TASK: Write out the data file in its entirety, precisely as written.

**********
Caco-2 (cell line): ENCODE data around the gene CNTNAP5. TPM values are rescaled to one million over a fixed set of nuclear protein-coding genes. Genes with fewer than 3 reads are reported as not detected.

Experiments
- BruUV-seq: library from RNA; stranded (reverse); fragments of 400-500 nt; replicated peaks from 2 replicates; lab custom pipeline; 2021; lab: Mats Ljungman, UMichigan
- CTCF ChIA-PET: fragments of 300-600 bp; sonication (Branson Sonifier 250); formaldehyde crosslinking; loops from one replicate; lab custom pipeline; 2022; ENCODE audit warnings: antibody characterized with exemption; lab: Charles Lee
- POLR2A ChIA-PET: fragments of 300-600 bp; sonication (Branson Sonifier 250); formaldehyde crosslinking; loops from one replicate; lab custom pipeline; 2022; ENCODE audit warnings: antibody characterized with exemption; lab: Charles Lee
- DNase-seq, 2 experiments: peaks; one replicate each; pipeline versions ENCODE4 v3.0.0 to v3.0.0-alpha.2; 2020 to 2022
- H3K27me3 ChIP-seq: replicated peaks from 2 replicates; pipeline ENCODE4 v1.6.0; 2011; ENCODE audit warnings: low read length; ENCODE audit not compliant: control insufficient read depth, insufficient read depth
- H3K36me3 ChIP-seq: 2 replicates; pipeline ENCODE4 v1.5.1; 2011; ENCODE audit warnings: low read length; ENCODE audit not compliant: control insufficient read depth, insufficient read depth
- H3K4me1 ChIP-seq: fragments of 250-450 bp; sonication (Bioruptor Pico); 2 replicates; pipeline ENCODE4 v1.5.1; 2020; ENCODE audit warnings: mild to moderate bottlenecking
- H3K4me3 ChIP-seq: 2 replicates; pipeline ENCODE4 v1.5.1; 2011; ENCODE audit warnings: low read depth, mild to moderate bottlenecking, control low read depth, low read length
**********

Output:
Caco-2 (cell line): ENCODE data around the gene CNTNAP5. TPM values are rescaled to one million over a fixed set of nuclear protein-coding genes. Genes with fewer than 3 reads are reported as not detected.

Experiments
- BruUV-seq: library from RNA; stranded (reverse); fragments of 400-500 nt; replicated peaks from 2 replicates; lab custom pipeline; 2021; lab: Mats Ljungman, UMichigan
- CTCF ChIA-PET: fragments of 300-600 bp; sonication (Branson Sonifier 250); formaldehyde crosslinking; loops from one replicate; lab custom pipeline; 2022; ENCODE audit warnings: antibody characterized with exemption; lab: Charles Lee
- POLR2A ChIA-PET: fragments of 300-600 bp; sonication (Branson Sonifier 250); formaldehyde crosslinking; loops from one replicate; lab custom pipeline; 2022; ENCODE audit warnings: antibody characterized with exemption; lab: Charles Lee
- DNase-seq, 2 experiments: peaks; one replicate each; pipeline versions ENCODE4 v3.0.0 to v3.0.0-alpha.2; 2020 to 2022
- H3K27me3 ChIP-seq: replicated peaks from 2 replicates; pipeline ENCODE4 v1.6.0; 2011; ENCODE audit warnings: low read length; ENCODE audit not compliant: control insufficient read depth, insufficient read depth
- H3K36me3 ChIP-seq: 2 replicates; pipeline ENCODE4 v1.5.1; 2011; ENCODE audit warnings: low read length; ENCODE audit not compliant: control insufficient read depth, insufficient read depth
- H3K4me1 ChIP-seq: fragments of 250-450 bp; sonication (Bioruptor Pico); 2 replicates; pipeline ENCODE4 v1.5.1; 2020; ENCODE audit warnings: mild to moderate bottlenecking
- H3K4me3 ChIP-seq: 2 replicates; pipeline ENCODE4 v1.5.1; 2011; ENCODE audit warnings: low read depth, mild to moderate bottlenecking, control low read depth, low read length